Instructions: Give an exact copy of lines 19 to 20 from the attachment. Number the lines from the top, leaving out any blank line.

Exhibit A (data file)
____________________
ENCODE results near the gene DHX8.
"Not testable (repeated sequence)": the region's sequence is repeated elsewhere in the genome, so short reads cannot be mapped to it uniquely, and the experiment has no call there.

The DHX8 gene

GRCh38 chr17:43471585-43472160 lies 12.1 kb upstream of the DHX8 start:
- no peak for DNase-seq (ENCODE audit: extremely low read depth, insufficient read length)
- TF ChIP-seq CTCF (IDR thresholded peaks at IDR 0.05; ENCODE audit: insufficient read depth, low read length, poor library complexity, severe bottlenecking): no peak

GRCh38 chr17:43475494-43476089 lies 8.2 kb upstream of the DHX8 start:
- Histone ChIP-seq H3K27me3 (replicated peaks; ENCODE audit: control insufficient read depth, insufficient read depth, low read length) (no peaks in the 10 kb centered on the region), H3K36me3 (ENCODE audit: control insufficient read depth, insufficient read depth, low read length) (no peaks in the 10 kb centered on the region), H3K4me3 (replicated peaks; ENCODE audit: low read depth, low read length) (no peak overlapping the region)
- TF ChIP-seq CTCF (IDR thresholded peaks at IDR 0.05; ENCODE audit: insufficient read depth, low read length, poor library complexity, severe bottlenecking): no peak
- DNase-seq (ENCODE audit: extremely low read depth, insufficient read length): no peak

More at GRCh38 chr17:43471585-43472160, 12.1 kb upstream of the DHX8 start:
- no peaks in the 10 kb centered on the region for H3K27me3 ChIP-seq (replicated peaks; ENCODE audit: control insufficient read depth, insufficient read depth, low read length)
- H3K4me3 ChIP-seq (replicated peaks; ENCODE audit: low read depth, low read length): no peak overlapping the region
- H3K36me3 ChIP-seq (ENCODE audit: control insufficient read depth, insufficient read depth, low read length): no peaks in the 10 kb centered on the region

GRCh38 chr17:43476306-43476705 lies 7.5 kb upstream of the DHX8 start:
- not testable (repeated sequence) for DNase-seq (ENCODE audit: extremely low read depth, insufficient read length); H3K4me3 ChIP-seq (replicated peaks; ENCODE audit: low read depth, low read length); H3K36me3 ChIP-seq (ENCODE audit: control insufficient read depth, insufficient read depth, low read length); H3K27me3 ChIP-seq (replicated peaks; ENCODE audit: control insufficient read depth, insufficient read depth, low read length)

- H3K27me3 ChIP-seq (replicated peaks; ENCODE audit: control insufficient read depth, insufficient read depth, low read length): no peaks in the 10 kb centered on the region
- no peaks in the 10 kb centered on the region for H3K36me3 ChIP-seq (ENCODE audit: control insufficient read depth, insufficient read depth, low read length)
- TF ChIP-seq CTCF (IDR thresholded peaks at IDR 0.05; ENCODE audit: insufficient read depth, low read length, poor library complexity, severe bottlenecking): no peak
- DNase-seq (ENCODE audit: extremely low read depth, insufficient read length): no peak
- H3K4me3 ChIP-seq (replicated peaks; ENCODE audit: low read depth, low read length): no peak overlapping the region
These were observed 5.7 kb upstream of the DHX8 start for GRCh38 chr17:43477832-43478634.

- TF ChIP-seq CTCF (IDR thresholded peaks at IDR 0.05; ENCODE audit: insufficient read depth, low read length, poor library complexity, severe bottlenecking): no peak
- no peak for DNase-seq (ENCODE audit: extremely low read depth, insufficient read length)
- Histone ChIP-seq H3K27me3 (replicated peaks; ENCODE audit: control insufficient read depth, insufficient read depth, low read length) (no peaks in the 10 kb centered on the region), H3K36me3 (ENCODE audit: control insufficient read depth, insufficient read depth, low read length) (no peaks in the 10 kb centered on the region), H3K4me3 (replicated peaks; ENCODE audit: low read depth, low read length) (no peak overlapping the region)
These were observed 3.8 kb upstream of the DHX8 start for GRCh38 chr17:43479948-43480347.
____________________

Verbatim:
- TF ChIP-seq CTCF (IDR thresholded peaks at IDR 0.05; ENCODE audit: insufficient read depth, low read length, poor library complexity, severe bottlenecking): no peak
- DNase-seq (ENCODE audit: extremely low read depth, insufficient read length): no peak